How to use Regex expressions when working with AWS WAF CloudFormation template

By Toul DeGuia-Cranmer

DevOps Engineer
HP Inc. in Houston

AWS announced support for using Regex Expressions for their WAF CloudFormation Templates. However, a quick prayer to the lord of IT – Google –  reveals that no one has figured it out from a solely CloudFormation solution.

This post tells you what can (and cannot) be done through editing the CloudFormation WAF template, which I discussed earlier in: 

How to Add OWASP 10 to a Load Balancer for a Kubernetes Cluster and EC2 Instances

For this post, I went down the AWS CloudFormation documentation rabbit hole and sort of figured it out. 

Reddit users (TL;DR): It is not possible to use CloudFormation to fully provision a Regex Rule for a Web ACL, but you can provison one part of it – the RegexPatternSet.


Quick Links

  • Part I
    • a. Adding a RegexPatternSet via CloudFormation Template
    • b. Provisioning the RegexPatternSet
    • c. Trying the Provided Example
  • PART II
    • Adding RegexPatternSet to RegexMatchSet through AWS CLI
  • Part III
    • Creating a New Regex Rule for Web ACL
  • Part IV
    • Adding Rule to Web ACL or WAF
  • Common Gotchas

PART I

1a. Adding a RegexPatternSet via CloudFormation Template

First, open the OWASP template and add the RegexPatternSet, which conforms to the Java regular expression syntax. Note: I have omitted parts of the template for brevity. Also, I have deleted parts of the template that aren't necessary if you are going to be using the WAF on an Application Load Balancer, mainly the isGlobal pieces, which would be relevant if the WAF were going to be used for a CloudFront distribution. If you plan to use it for that, then do not delete isGlobal code.

## AWS OWASP 10 Template
## New RegexPatternSet
  wafRegexPatternSet:
    Type: AWS::WAFRegional::RegexPatternSet
    Condition: isRegional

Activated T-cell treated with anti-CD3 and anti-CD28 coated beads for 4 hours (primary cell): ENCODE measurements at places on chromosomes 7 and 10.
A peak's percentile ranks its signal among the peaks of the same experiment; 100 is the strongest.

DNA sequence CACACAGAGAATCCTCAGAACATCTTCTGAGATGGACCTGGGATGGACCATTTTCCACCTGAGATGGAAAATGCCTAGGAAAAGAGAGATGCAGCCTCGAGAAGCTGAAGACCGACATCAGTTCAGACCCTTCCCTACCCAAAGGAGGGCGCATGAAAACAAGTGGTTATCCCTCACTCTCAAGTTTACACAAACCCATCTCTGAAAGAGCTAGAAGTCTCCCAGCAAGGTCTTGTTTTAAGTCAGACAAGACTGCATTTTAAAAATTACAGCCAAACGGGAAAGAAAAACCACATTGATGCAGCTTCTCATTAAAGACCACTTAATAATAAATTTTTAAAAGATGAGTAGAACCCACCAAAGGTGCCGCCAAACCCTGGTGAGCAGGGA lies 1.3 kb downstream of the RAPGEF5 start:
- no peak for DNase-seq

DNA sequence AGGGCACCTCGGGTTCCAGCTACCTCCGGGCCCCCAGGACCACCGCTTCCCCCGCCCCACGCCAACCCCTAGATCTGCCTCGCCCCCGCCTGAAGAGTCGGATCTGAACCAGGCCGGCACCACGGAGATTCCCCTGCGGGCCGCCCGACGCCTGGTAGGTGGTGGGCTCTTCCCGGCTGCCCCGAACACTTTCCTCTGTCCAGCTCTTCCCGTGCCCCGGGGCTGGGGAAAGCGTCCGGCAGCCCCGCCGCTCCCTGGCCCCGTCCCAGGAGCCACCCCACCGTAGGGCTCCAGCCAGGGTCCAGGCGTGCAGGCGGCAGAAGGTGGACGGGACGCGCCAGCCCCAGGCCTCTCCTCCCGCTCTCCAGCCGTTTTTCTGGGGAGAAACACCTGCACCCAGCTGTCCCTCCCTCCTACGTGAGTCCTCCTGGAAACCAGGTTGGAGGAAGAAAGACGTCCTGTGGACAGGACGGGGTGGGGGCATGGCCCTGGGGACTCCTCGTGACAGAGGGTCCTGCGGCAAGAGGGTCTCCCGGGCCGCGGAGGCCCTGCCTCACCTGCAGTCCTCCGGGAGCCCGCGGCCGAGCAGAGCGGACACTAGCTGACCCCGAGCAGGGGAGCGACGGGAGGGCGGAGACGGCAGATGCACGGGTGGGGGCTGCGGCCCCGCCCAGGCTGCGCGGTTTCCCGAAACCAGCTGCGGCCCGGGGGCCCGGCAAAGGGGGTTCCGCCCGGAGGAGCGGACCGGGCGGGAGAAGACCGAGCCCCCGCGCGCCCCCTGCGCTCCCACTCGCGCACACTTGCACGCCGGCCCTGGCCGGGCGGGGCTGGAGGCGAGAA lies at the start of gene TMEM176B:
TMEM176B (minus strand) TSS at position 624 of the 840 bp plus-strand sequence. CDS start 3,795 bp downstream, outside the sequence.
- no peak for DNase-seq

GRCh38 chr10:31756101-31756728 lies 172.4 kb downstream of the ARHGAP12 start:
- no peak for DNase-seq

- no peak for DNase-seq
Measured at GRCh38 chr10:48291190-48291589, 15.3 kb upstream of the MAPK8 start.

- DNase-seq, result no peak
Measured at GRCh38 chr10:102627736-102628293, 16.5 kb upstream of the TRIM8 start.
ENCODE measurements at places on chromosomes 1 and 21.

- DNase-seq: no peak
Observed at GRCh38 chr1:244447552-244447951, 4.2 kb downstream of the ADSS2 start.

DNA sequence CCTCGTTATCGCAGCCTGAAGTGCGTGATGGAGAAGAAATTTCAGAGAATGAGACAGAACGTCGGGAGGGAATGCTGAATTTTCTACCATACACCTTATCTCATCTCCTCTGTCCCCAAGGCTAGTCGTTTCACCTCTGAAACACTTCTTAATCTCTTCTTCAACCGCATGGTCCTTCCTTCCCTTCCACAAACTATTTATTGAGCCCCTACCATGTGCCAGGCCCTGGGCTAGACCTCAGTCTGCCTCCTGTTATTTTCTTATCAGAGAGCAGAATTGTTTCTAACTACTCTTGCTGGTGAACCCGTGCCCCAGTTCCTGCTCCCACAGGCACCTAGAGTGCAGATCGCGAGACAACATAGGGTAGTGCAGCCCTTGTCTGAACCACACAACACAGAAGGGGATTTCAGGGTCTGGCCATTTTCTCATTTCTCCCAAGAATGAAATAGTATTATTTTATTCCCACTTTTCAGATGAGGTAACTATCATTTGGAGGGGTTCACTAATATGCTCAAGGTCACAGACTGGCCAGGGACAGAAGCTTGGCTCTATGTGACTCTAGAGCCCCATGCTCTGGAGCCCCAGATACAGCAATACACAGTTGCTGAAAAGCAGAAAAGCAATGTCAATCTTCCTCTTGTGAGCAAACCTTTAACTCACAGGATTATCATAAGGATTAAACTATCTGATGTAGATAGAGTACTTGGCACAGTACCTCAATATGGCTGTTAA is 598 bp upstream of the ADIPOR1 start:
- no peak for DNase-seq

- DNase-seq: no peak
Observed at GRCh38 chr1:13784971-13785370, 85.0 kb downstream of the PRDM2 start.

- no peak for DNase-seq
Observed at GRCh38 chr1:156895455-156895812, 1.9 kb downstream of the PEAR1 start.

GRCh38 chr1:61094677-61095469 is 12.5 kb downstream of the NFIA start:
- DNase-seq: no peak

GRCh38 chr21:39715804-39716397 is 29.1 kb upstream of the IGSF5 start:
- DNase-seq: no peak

Properties:
      Name: !Join ['-', [!Ref stackPrefix, 'regex-rfi-lfi-traversal']]
      RegexPatternStrings:
        -
          "[B[a@]dB[o0]t"
        -
          "D[a@]ng[e3]rStr[i1]ng"

1b. Provisioning the RegexPatternSet

Storing the ID in a variable from the command line.

>$ REG_PAT_ID=

1c. Trying the Provided Example

According to the docs, it is not possible to add the newly created *RegexPatternSet* to a RegexMatchSet through CloudFormation, only through _"AWS WAF console, API, or command line interface (CLI)". That page may lead you to believe that it is possible through the code snippets shown, but it is not possible. Using the code snippets verbatim will result in the dreaded dead-end error of:

CREATE_FAILED The specified name is not permitted. (Service: AWSWAFRegional; Status Code: 400; Error Code: WAFDisallowedNameException; Request ID: ...

No matter what variation of the name is used or if an entirely new WAF is created. Therefore, the way to accomplish this is to use the AWS CLI tool.

PART II

Adding RegexPatternSet to RegexMatchSet through AWS CLI

First, create the RegexMatchSet.

>$ CHANGE_TOKEN=aws waf get-change-token
>$ aws waf create-regex-match-set --name badRobotMatchSet --change-token $CHANGE_TOKEN

Which, will output the ID of the badRobotMatchSet. Make sure to store it.

>$ REG_MATCH_SET_ID=

Second, update the RegexMatchSet by inserting the RegexPatternSet provisioned in CloudFormation.